I have a forty year old house with a forced air gas furnace. Recently on its yearly start-up inspection by the gas company, I was informed that the furnace passed CO tests with flying colors. The inspection did reveal that the cut-off valve and copper feed line were out of code and would need to be replaced (I replaced them). The inspection also revealed that a gap in the gasket material over the heat exchanger cover had allowed corrosion to occur on the case of the furnace (a Sequoia)- resulting in a small hole in the case not near any vital components. The gas man suggests that this corrosion could also be present within the heat exchanger, though he did not open it up and inspect it. I'm thinking that the furnace case was never meant to be subjected to the warm moist effluent from around the heat exchanger and thus experienced accelerated corrosion which probably did not occur within (as noted by the zero CO output test). Is there some material that I can repair the case with and fill in the gap in the heat exchanger cover gasket to prevent further corrosion? Are my assumptions concerning the probable integrity of the heat exchanger warranted? In the interim I've got a household CO monitor running to ensure safety.
I have several strong reactions to your story:
(1) Testing equipment is great stuff. CO Testing equipment is great stuff. I have a very good CO tester. HOWEVER no matter how great any testing equipment might be, it must be used by a professional who understands it's use and limitations!
There are many reasons why a furnace CO test might pass with flying colors one day, and produce CO the next. For Example: I saw a gas furnace this morning with about 3/4" of rust flakes at the bottom of the heat exchangers. These rust flakes came from the inside walls of the heat exchanger, this suggests that the walls are very thin and may fail at any time. The rust flakes could also be covering up a crack in the heat exchanger. A CO test without a a cleaning and then a careful visual examination of the heat exchanger if of little value. It is possibly misleading!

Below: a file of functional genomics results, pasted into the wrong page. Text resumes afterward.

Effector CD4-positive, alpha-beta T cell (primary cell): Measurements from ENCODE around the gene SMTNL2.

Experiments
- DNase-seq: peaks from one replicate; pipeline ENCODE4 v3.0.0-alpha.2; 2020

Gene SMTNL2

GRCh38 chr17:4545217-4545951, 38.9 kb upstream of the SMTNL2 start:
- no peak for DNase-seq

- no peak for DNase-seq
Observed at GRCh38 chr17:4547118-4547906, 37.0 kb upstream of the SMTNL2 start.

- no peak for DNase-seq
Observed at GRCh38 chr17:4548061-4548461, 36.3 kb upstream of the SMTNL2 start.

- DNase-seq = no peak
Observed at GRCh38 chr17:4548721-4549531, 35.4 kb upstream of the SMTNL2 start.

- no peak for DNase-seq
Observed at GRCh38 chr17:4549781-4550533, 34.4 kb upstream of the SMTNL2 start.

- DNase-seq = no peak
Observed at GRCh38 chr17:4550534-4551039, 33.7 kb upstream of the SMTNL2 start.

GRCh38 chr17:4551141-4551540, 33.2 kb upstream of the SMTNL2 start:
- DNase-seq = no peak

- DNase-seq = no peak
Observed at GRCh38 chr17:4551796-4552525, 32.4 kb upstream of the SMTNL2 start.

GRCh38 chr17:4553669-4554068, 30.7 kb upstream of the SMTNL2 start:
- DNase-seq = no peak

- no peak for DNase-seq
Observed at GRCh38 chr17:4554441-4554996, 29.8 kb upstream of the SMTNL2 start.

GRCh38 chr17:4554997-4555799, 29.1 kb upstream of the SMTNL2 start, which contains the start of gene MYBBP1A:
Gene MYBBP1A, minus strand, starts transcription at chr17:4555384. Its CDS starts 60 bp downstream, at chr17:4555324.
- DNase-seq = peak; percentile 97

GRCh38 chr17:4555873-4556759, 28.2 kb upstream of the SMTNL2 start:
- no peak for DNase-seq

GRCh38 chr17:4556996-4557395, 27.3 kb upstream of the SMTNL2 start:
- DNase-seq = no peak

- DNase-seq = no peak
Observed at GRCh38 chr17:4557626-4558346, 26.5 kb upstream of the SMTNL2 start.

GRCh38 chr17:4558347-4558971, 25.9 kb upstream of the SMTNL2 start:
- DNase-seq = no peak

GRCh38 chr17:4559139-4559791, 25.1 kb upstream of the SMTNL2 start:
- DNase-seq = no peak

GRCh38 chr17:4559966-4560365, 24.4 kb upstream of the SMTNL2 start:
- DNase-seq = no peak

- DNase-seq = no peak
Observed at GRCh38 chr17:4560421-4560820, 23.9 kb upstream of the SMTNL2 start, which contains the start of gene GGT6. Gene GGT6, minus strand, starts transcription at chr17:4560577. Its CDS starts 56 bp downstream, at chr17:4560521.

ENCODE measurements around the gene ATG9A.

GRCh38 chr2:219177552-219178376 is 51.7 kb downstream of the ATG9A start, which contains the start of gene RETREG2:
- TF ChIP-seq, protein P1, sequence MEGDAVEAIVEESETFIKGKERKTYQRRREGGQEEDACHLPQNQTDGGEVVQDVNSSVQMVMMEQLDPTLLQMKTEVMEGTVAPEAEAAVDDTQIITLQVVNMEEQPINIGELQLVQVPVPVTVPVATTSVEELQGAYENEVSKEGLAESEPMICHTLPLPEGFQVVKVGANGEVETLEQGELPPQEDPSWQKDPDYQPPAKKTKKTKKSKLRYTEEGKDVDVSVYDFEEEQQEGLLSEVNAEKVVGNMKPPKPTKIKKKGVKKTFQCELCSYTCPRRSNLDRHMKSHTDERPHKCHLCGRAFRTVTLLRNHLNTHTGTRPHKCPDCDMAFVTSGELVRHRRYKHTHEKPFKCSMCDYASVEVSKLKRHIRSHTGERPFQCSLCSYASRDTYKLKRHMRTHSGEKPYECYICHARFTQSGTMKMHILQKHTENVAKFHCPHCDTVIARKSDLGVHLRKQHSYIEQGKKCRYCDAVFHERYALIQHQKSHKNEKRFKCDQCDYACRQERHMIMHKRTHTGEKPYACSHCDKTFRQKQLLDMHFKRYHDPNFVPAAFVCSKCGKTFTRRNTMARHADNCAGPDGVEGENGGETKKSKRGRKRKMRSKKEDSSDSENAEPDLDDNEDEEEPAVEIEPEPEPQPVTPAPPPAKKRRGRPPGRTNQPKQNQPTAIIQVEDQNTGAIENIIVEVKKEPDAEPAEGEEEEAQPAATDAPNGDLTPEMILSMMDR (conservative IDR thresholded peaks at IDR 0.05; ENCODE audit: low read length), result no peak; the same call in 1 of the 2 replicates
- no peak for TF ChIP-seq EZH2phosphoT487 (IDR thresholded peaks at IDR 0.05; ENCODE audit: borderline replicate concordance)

(2) Why "did (the gas man) not open it up and inspect" the heat exchanger on a "forty year old... forced air gas furnace"? The older I get the less comfortable I am with judging things by their age, but most gas furnaces have a life of about 25 years. So, in human terms this one is well over 120 years old!
(3) No, I don't think that "patching" the furnace with anything is a good idea.
(4) Home CO detectors are good for higher CO levels. Low level CO can be an indicator of a major furnace problem. Low level CO (my MD friends tell me) may also